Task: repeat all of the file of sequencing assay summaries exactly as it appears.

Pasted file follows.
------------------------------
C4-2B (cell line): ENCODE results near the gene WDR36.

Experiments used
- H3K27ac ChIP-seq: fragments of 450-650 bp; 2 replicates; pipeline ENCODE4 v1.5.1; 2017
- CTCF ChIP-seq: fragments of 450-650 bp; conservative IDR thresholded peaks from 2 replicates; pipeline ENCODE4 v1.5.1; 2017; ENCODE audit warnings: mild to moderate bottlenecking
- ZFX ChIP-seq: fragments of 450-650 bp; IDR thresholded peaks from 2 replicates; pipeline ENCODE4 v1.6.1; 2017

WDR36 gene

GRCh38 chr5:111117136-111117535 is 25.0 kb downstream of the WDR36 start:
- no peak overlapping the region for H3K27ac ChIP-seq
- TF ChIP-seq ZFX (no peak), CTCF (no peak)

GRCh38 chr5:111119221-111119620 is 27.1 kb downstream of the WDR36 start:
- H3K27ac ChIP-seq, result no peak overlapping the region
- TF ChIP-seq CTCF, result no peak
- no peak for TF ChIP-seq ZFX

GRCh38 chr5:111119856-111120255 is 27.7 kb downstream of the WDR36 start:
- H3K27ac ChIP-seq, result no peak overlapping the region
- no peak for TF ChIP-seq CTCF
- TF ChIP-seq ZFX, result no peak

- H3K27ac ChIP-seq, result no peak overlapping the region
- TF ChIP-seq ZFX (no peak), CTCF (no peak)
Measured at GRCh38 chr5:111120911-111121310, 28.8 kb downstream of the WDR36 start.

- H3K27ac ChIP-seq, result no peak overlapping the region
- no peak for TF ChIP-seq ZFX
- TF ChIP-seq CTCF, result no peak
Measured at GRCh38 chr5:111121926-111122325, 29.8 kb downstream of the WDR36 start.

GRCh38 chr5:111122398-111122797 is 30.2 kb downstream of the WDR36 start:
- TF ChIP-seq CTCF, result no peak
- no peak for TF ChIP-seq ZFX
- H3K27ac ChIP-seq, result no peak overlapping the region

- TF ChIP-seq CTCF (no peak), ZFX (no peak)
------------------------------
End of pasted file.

C4-2B (cell line): ENCODE results near the gene WDR36.

Experiments used
- H3K27ac ChIP-seq: fragments of 450-650 bp; 2 replicates; pipeline ENCODE4 v1.5.1; 2017
- CTCF ChIP-seq: fragments of 450-650 bp; conservative IDR thresholded peaks from 2 replicates; pipeline ENCODE4 v1.5.1; 2017; ENCODE audit warnings: mild to moderate bottlenecking
- ZFX ChIP-seq: fragments of 450-650 bp; IDR thresholded peaks from 2 replicates; pipeline ENCODE4 v1.6.1; 2017

WDR36 gene

GRCh38 chr5:111117136-111117535 is 25.0 kb downstream of the WDR36 start:
- no peak overlapping the region for H3K27ac ChIP-seq
- TF ChIP-seq ZFX (no peak), CTCF (no peak)

GRCh38 chr5:111119221-111119620 is 27.1 kb downstream of the WDR36 start:
- H3K27ac ChIP-seq, result no peak overlapping the region
- TF ChIP-seq CTCF, result no peak
- no peak for TF ChIP-seq ZFX

GRCh38 chr5:111119856-111120255 is 27.7 kb downstream of the WDR36 start:
- H3K27ac ChIP-seq, result no peak overlapping the region
- no peak for TF ChIP-seq CTCF
- TF ChIP-seq ZFX, result no peak

- H3K27ac ChIP-seq, result no peak overlapping the region
- TF ChIP-seq ZFX (no peak), CTCF (no peak)
Measured at GRCh38 chr5:111120911-111121310, 28.8 kb downstream of the WDR36 start.

- H3K27ac ChIP-seq, result no peak overlapping the region
- no peak for TF ChIP-seq ZFX
- TF ChIP-seq CTCF, result no peak
Measured at GRCh38 chr5:111121926-111122325, 29.8 kb downstream of the WDR36 start.

GRCh38 chr5:111122398-111122797 is 30.2 kb downstream of the WDR36 start:
- TF ChIP-seq CTCF, result no peak
- no peak for TF ChIP-seq ZFX
- H3K27ac ChIP-seq, result no peak overlapping the region

- TF ChIP-seq CTCF (no peak), ZFX (no peak)